\begin{eqnarray*} \Delta PE &=& \rho g \Delta V(y_{2} - y_{1}) \\ &=& -\rho g \Delta V h \end{eqnarray*}

To determine $\Delta KE$ note KE of fluid moving at speed $v_{1}$ is lost in region $R_{1}$, and KE of fluid moving at speed $v_{2}$ is gained in region $R_{2}$, whilst overall KE in region $R_{3}$ remains the same, since by the assumption of approximately steady flow the velocity field throughout $R_{3}$ remains the same over $\Delta t$ (this is effectively assuming $R_{3}$ is a lower order of magnitude contribution to $\Delta KE$ than the combined effect of $R_{1}$ and $R_{2}$). Thus

$$\Delta KE = \frac{1}{2}\rho\Delta V v_{2}^{2} - \frac{1}{2}\rho\Delta V v_{1}^{2}.$$

Putting the above equations together and dividing through by $\Delta V$ we obtain

$$p_{1} - p_{2} = \frac{1}{2}\rho(v_{2}^2 - v_{1}^{2}) - \rho gh.$$

In the typical case where $p_{1}$ and $p_{2}$ are both at atmospheric pressure this reduces to the equation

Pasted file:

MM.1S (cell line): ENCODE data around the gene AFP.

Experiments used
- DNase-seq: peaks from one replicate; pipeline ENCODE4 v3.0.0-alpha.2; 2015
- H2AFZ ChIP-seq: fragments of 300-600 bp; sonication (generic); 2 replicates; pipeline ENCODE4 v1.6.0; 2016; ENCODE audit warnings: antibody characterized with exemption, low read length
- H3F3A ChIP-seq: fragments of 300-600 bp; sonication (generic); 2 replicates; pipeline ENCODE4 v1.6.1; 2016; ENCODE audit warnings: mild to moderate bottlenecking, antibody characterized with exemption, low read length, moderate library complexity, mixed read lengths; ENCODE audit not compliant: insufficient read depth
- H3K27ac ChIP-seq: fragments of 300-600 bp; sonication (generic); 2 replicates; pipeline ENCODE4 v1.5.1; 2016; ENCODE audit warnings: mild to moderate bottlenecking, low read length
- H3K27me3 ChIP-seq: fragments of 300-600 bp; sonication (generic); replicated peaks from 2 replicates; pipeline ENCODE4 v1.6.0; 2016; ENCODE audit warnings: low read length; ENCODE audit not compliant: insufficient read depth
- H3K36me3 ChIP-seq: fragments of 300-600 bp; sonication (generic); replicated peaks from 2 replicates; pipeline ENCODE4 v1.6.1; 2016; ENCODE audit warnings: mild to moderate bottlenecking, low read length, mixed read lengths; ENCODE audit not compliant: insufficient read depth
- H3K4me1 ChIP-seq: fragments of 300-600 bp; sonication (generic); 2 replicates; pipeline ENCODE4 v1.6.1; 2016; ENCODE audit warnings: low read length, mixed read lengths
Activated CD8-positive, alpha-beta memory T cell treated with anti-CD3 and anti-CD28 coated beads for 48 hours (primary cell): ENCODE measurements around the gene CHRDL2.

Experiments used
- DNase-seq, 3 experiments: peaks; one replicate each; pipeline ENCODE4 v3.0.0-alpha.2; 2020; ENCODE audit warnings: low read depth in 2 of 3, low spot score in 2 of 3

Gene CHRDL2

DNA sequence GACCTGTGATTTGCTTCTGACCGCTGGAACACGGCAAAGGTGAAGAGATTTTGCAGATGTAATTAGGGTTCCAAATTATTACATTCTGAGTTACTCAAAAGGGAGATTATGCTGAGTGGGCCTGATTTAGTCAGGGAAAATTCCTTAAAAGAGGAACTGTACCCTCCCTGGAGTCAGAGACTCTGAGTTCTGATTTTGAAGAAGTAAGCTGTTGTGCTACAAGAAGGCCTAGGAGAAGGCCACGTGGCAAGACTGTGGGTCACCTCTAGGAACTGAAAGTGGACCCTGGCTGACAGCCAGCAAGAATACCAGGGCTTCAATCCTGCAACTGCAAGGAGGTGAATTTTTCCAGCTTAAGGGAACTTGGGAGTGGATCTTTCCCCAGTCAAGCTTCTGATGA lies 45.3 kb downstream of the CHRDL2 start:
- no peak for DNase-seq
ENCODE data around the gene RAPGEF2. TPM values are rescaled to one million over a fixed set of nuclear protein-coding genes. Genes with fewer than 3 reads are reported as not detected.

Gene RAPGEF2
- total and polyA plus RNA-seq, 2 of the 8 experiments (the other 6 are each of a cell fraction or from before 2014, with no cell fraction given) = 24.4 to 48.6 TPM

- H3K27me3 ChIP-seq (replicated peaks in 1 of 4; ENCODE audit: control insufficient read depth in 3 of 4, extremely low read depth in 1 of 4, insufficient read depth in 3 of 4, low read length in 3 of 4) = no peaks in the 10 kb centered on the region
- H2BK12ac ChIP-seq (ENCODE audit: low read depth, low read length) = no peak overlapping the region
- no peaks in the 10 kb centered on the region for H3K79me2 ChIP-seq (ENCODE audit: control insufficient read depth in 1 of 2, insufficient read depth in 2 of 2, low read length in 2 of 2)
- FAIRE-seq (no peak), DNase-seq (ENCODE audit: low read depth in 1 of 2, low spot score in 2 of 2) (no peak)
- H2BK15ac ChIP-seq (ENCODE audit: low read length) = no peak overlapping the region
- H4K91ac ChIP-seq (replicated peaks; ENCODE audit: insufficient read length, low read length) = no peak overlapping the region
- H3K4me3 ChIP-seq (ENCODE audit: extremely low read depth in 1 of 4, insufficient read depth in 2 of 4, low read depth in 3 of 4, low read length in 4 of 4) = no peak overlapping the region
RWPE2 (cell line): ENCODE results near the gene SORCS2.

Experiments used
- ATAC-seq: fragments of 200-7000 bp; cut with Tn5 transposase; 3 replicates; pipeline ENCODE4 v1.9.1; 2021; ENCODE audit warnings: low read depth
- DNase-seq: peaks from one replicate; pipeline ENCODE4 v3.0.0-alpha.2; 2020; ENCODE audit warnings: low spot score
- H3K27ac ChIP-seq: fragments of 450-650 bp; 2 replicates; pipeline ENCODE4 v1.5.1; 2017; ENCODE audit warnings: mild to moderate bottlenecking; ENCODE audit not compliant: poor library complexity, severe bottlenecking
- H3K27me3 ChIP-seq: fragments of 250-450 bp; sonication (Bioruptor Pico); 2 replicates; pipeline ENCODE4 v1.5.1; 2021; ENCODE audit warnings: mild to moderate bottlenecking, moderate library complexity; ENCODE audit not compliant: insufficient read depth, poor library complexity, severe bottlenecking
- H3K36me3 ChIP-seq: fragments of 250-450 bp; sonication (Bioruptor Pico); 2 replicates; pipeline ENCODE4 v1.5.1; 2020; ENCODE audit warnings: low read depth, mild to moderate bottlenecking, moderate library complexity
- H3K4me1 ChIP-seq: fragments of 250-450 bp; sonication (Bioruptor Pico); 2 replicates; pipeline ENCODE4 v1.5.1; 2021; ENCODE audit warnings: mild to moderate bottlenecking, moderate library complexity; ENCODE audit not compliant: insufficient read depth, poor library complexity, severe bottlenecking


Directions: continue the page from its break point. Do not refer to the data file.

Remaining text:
$$\frac{1}{2}v_{2}^{2} = \frac{1}{2}v_{1}^{2} + gh$$

and thus to

$$\frac{1}{2}v_{2}^{2} = gh$$

due to $v_{1}$ being small, hence leading to TL.

Another scenario where TL breaks down is discussed in the SE question 'Why does Torricelli's law seems to fail when water speeds up after I put my finger in a hose?', where a tank is drained from a hose attached to the exit hole, and efflux velocity is observed to increase if a finger is placed partially over the hose end. Here TL breaks down because of the assumptions regarding $W^{(NC)}$ no longer being valid - friction plays a much greater role within the narrow cross-section of the hose than it does along the wider boundaries of the tank, and some turbulence is introduced. The overall flow is more complex than the simplified scenario of TL. Friction contributes a negative amount to $W^{(NC)}$ and reduces KE from the value given by TL. (TL states that all the PE loss is converted to KE at the exit). Narrowing the hose exit also introduces a force on the fluid, causing inelastic collisions and KE loss, but due to its slowing effect also has the effect of reducing friction within the hose. Even if overall KE was less due to narrowing the hose exit, the exit speed could still increase since volume flow rate of fluid = Av, and A has decreased.